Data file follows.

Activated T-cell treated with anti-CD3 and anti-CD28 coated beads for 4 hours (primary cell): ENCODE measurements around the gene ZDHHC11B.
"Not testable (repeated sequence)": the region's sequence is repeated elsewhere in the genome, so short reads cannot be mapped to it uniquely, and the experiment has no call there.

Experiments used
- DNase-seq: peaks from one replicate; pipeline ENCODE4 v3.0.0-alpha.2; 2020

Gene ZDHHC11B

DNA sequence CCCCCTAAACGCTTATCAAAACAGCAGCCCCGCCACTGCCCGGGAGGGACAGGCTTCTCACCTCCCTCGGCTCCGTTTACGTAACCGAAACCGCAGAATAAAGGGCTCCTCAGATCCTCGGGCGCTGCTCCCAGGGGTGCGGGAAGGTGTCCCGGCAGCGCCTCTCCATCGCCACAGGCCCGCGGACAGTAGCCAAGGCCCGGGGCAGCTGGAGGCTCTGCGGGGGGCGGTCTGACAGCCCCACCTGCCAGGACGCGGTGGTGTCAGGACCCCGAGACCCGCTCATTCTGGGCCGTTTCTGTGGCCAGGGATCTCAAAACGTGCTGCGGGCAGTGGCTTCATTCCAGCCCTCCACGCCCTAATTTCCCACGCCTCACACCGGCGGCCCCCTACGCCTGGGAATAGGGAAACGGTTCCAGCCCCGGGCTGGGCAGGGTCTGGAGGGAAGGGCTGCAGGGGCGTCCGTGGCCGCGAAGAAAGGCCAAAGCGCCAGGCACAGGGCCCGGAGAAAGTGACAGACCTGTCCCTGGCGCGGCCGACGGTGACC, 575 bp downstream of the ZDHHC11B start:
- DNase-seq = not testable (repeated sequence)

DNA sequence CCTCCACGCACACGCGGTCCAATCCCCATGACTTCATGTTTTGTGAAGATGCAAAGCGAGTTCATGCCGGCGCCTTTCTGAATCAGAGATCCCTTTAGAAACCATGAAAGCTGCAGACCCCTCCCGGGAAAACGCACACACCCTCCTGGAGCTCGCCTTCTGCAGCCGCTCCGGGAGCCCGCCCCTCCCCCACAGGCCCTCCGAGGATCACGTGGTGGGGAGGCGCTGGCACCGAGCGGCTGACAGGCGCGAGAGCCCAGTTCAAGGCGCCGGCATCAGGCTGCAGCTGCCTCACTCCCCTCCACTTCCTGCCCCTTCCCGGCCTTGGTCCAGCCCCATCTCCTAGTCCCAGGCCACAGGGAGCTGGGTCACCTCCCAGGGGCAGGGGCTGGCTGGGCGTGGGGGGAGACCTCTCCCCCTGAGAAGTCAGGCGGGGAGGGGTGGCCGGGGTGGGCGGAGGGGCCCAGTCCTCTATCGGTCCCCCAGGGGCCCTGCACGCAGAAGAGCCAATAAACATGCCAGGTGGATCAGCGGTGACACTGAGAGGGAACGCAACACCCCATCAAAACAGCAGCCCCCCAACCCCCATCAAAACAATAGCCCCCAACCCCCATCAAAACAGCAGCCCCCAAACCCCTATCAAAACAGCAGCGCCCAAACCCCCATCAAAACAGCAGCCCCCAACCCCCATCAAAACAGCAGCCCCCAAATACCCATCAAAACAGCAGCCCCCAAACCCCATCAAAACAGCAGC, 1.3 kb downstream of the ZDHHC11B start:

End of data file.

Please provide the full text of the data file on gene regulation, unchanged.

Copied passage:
Activated T-cell treated with anti-CD3 and anti-CD28 coated beads for 4 hours (primary cell): ENCODE measurements around the gene ZDHHC11B.
"Not testable (repeated sequence)": the region's sequence is repeated elsewhere in the genome, so short reads cannot be mapped to it uniquely, and the experiment has no call there.

Experiments used
- DNase-seq: peaks from one replicate; pipeline ENCODE4 v3.0.0-alpha.2; 2020

Gene ZDHHC11B

DNA sequence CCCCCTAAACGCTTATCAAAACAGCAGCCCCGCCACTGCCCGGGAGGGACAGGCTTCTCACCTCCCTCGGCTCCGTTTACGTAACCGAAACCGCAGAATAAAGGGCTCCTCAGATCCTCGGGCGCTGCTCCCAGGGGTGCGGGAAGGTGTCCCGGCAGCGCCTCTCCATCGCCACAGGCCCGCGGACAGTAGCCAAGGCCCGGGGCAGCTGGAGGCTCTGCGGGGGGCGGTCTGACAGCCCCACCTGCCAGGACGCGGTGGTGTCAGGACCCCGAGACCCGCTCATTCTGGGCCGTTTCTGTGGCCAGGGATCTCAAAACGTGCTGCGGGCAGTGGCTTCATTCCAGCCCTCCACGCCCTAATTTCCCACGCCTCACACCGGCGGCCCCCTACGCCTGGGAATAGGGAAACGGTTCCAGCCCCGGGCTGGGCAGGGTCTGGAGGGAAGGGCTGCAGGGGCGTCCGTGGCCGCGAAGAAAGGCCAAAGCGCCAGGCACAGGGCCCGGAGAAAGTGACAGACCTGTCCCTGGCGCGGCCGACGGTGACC, 575 bp downstream of the ZDHHC11B start:
- DNase-seq = not testable (repeated sequence)

DNA sequence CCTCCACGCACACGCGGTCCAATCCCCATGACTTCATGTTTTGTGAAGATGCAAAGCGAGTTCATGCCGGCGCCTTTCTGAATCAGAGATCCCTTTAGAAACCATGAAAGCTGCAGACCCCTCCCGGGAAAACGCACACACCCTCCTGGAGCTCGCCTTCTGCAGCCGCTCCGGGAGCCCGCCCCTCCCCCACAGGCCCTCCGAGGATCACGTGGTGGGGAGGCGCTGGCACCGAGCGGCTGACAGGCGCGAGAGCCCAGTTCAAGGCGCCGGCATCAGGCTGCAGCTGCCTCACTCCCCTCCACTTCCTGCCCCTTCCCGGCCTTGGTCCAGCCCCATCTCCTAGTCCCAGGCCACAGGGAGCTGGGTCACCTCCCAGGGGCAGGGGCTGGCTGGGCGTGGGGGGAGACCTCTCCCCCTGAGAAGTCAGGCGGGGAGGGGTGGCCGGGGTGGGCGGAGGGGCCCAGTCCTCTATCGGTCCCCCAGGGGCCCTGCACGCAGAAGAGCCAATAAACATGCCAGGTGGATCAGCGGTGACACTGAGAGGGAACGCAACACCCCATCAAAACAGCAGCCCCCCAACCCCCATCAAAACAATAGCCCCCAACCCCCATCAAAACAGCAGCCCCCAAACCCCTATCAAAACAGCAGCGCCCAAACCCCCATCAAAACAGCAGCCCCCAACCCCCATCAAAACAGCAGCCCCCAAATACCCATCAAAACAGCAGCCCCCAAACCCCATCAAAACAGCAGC, 1.3 kb downstream of the ZDHHC11B start: